Banned From Cannes

Lars Von Trier's Nazi Proclamation
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Controversy courting Danish director Lars Von Trier has achieved the unenviable distinction of being the first ever director to be banished from the Cannes Film Festival for his comments. During a press conference to promote his entry at this years festival, Melancholia, he made quite possibly the biggest gaffe possible with opaque and somewhat muddied statements about sympathising with Hitler and suggesting that he too was a Nazi. Subsequent apologies and suggestions that he was making a joke, albeit in poor taste, have done nothing to dampen to furore.

In a genuinely cringe worthy clip, the star of his film, actress Kirsten Dunst is seen to be visibly uncomfortable as he digs himself an increasingly bigger hole as he expands on his comments (see below). With immediate effect Cannes issued a press release condemning his statements and effectively banning him from the festival.

"Cannes provides artists with an exceptional forum to present their works and defend freedom of expression and creation," the board stated "We profoundly regret that this forum has been used by Lars von Trier to express comments that are unacceptable, intolerable, and contrary to the ideals of humanity and generosity that preside over the very existence of the festival."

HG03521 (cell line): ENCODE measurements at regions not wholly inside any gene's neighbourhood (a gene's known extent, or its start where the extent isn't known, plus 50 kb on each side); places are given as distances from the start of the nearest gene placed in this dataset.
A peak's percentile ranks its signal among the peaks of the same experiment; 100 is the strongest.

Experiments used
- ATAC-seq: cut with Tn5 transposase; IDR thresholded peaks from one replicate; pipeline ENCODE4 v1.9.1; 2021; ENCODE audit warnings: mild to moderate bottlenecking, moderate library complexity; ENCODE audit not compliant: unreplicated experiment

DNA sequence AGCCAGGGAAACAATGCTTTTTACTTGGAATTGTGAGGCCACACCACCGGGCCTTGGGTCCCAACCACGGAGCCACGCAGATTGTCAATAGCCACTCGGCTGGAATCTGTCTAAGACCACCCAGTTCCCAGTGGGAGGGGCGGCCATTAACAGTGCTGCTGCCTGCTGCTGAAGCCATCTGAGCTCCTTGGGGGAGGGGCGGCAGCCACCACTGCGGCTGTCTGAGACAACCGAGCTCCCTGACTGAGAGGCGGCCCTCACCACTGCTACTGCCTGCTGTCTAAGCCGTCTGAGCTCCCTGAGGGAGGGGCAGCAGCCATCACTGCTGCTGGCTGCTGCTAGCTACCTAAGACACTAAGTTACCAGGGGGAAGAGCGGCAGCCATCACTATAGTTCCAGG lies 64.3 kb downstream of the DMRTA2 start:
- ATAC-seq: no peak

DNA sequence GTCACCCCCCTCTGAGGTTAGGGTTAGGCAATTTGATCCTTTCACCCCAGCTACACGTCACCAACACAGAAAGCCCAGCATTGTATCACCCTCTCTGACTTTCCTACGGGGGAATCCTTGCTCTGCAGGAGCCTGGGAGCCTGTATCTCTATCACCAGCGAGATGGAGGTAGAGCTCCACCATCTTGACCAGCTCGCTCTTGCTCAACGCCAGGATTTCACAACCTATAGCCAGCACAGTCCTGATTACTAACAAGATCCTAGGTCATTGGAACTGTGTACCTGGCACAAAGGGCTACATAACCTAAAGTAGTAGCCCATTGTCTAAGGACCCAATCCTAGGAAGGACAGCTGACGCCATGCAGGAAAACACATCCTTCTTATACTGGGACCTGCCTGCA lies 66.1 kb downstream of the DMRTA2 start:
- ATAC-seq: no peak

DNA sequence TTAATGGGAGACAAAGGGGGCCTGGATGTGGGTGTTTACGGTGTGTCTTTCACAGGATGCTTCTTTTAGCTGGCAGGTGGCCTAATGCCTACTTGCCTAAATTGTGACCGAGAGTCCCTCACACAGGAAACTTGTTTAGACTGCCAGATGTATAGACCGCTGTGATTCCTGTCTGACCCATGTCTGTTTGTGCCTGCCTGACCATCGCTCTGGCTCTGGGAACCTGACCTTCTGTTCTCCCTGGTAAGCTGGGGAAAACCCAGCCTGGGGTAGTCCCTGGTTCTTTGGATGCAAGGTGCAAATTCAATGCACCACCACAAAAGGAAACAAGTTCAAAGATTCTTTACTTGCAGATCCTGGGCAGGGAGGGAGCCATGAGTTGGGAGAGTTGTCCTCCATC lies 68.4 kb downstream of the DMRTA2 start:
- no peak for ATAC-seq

Many feel that what he said has been taken out of context and that it should have no bearing on his filmmaking. But following recent similar incidents in which Mel Gibson and John Galliano were caught on camera espousing similar sentiments it was an extremely ill advised statement which he will have been in no doubt would be perceived to be shocking.

The cynical view is that Von Trier has done this purposely to promote his (early reports suggest, somewhat lacklustre) film as he is no stranger to sensationalism. He was later quoted in the Danish newspaper 'Ekstra Bladet' as saying, "I'm proud to have been declared persona non grata. This is maybe the first time in film history that has happened”. Which to our ears does not suggest a man regretting his comments. Despite the fuss, the film has not been pulled from the competition so it appears that the ban is extended only to the director and not his work.

Time will tell if this spells the death knell for his career or if it creates the same kind of support that other artists of morally dubious standing (Roman Polanski springs to mind) appear to elicit. We shall continue to report on the Cannes controversy and it's implications as the festival progresses.



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